The way ahead in reducing shipping’s environmental footprint

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The role of both international regulation at the IMO and the private sector in the supply chain were highlighted by leading industry executives grappling with the subject of reducing shipping’s environmental footprint.

Strong views were presented during the Seatrade Maritime “Reducing shipping’ environmental footprint” webinar, moderated by Jos Standerwick, chief executive of Maritime London, as part of the Posidonia Web Forums Week.

The webinar saw ICS chairman Esben Poulsson launch a spirited defence of the results of last week’s IMO intercessional GHG working group have not only received criticism from environmental groups but also some industry bodies.

“These statements come from people who do not understand how to work constructively with nation member states, and please bear in mind IMO is nation member states. Shouting at people and throwing stones, and even suggesting we should scrap something that has taken over two years to agree and start over, while in the same breath saying we are losing time is a route to nowhere. The reality is not all countries are in the same place when it comes to climate change,” Poulsson stated

The ICS chairman underscored the mandatory nature of the Ship Energy Efficiency Management Plan (SEEMP). “Ships will be required to demonstrate that everything possible has been done to comply with the SEEMP to improve operational efficiency. Under this system a major non-conformity can result in serious actions against a ship and result in enforcement action,” he said.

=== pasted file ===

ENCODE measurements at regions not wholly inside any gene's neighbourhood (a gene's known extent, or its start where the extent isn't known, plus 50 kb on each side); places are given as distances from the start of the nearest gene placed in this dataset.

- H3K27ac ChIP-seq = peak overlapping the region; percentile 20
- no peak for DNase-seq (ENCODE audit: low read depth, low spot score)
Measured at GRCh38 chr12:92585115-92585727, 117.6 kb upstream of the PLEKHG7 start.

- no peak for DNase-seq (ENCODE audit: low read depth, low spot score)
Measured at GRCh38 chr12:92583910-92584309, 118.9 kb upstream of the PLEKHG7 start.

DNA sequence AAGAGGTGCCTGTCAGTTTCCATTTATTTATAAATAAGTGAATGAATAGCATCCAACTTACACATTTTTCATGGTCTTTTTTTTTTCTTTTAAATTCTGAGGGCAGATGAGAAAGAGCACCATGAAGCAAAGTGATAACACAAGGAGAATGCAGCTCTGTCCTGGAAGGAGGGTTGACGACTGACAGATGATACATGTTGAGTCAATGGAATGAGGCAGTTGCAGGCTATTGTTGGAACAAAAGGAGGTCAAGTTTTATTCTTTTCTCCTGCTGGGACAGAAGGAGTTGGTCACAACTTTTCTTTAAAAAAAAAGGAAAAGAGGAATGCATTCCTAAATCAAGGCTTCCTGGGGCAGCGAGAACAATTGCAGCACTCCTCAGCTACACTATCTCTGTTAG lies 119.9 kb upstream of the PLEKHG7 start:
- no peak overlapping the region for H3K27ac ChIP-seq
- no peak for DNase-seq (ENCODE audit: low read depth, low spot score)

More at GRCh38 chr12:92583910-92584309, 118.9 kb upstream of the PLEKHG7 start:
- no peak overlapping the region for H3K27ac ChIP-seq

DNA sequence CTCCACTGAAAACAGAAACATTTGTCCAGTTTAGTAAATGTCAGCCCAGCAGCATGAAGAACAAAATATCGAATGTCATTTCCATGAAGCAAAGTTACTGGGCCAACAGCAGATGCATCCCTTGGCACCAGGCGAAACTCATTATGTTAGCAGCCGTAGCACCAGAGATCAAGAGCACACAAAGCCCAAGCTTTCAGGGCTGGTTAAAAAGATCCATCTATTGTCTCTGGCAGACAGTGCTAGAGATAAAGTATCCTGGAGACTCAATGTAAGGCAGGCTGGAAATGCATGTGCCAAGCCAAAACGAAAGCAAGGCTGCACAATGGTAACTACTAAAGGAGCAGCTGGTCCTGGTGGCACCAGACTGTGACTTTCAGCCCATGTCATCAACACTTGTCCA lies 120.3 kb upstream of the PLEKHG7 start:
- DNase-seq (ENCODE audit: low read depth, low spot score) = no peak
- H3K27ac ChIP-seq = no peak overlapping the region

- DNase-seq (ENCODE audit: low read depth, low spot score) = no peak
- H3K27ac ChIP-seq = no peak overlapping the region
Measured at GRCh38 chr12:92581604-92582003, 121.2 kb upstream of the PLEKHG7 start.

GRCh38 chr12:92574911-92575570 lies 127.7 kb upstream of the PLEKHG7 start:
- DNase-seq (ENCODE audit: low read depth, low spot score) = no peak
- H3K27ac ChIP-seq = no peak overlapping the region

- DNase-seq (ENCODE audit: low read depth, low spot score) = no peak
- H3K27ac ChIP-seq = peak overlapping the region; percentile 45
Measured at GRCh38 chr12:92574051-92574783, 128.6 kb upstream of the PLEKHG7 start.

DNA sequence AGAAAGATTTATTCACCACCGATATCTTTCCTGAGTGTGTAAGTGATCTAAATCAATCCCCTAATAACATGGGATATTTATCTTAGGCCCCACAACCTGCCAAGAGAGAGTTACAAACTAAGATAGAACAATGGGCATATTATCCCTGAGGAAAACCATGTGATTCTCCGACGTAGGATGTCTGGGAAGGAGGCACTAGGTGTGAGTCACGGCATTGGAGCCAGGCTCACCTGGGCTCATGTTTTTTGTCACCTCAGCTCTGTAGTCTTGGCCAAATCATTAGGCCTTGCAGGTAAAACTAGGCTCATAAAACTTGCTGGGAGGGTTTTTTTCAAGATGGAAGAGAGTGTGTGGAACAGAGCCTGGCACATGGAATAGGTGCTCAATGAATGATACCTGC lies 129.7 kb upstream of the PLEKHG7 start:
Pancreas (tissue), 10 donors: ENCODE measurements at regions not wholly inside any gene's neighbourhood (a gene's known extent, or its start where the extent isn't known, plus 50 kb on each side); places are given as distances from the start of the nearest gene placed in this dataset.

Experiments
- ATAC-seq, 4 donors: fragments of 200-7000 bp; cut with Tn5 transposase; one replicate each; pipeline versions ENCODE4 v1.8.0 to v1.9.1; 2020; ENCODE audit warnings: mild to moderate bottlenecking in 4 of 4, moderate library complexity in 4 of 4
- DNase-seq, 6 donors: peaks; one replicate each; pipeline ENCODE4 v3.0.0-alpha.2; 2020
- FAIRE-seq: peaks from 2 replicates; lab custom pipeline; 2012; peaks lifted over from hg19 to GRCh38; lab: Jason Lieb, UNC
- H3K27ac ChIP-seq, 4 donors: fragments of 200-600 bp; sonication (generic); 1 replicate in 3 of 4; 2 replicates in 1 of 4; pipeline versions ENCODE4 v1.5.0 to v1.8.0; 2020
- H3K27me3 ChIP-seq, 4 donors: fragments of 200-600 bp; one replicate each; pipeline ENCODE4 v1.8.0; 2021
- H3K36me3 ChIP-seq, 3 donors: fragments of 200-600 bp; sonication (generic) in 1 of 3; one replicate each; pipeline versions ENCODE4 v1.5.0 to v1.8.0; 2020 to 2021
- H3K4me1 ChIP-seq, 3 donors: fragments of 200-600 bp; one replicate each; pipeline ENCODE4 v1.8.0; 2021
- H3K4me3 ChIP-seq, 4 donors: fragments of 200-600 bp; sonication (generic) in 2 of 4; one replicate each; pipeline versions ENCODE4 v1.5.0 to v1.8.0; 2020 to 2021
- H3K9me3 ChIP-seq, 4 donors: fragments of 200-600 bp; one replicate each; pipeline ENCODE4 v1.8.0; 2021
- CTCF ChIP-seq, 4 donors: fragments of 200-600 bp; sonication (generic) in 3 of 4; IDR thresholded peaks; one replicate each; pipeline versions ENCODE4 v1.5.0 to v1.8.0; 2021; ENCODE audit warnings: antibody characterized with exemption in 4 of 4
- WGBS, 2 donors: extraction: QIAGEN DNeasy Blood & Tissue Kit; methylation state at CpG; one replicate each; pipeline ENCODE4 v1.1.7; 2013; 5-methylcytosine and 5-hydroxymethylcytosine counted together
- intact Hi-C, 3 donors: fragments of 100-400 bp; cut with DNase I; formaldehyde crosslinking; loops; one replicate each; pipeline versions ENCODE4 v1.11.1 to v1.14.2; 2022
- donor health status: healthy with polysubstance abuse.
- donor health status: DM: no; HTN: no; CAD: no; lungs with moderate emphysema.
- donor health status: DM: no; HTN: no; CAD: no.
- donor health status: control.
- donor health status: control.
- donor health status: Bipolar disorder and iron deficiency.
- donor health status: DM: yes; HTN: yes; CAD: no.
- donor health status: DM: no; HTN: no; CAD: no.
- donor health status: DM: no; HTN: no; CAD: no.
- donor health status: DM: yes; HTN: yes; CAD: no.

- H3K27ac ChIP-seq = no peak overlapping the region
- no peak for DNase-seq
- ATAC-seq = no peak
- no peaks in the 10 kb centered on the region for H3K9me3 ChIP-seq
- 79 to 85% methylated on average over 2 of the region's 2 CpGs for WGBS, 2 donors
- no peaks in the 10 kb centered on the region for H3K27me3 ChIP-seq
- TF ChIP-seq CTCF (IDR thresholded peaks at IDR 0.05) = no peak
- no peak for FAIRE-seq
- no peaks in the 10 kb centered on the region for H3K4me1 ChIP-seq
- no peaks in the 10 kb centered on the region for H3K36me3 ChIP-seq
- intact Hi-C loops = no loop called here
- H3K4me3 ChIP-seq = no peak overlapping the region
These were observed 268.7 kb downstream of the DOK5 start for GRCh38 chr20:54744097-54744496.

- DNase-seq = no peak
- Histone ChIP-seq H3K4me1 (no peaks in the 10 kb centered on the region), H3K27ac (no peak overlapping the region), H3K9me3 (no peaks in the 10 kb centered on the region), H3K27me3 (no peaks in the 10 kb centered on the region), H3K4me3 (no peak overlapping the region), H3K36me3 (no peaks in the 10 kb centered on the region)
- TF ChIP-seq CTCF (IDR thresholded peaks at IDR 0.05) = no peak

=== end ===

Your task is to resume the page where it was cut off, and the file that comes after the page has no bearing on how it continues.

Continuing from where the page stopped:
As with the ISM Code Poulsson sees the planned regulations as fostering an improvement rather than a compliance culture. “We expect the same improvement culture to be fostered for emissions, since improvement culture is demonstrably and invariably much more effective than compliance culture.”

Commenting on the results of last week’s IMO meetings Dallas Smith, director of LNG and offshore for the Liberian Registry said, “It leads into a great transition fuel for LNG, but again would only be a transition fuel, which opens up a lot of questions on what the future fuel source will be.”

Georgios Plevrakis, director of global sustainability for ABS, said accelerated decarbonisation could not be achieved by shipping alone and had it had to be “a team game”.

He said the IMO agreement last week “provided a clear view more or less of what we should be expecting”. However, Plevrakis added that it also came with challenges and that many details needed to be clarified. 

Michael Parker, chairman of Citi’s Global Shipping, offshore and logistics, for Citibank, and representing the Global Maritime Forum, highlighted the leading role the private sector can play with initiatives such as the recently launched Sea Cargo Charter. Parker said this sees cargo owners setting an example and setting standards based on emissions of which ships they would employ.

As such Parker sees cargo owners driving the emissions agenda. “Shipping is part of a supply chain that is moving cargo and what is going to drive the agenda forward is the cargo rather than the ship.

“The ship will of course be important to that, but emissions in the overall supply is what is going to drive this agenda. And that’s going to be informed by data which will shipping, because it will change the image of shipping in terms of emissions because it will look a lot better when you put it against trucking and other parts of the supply chain.

“I don’t see any problem with that the private sector through initiatives like the Global Maritime Forum will really help drive this faster, the extent which regulation helps that or catches up with these, that doesn’t really matter,” he said.”

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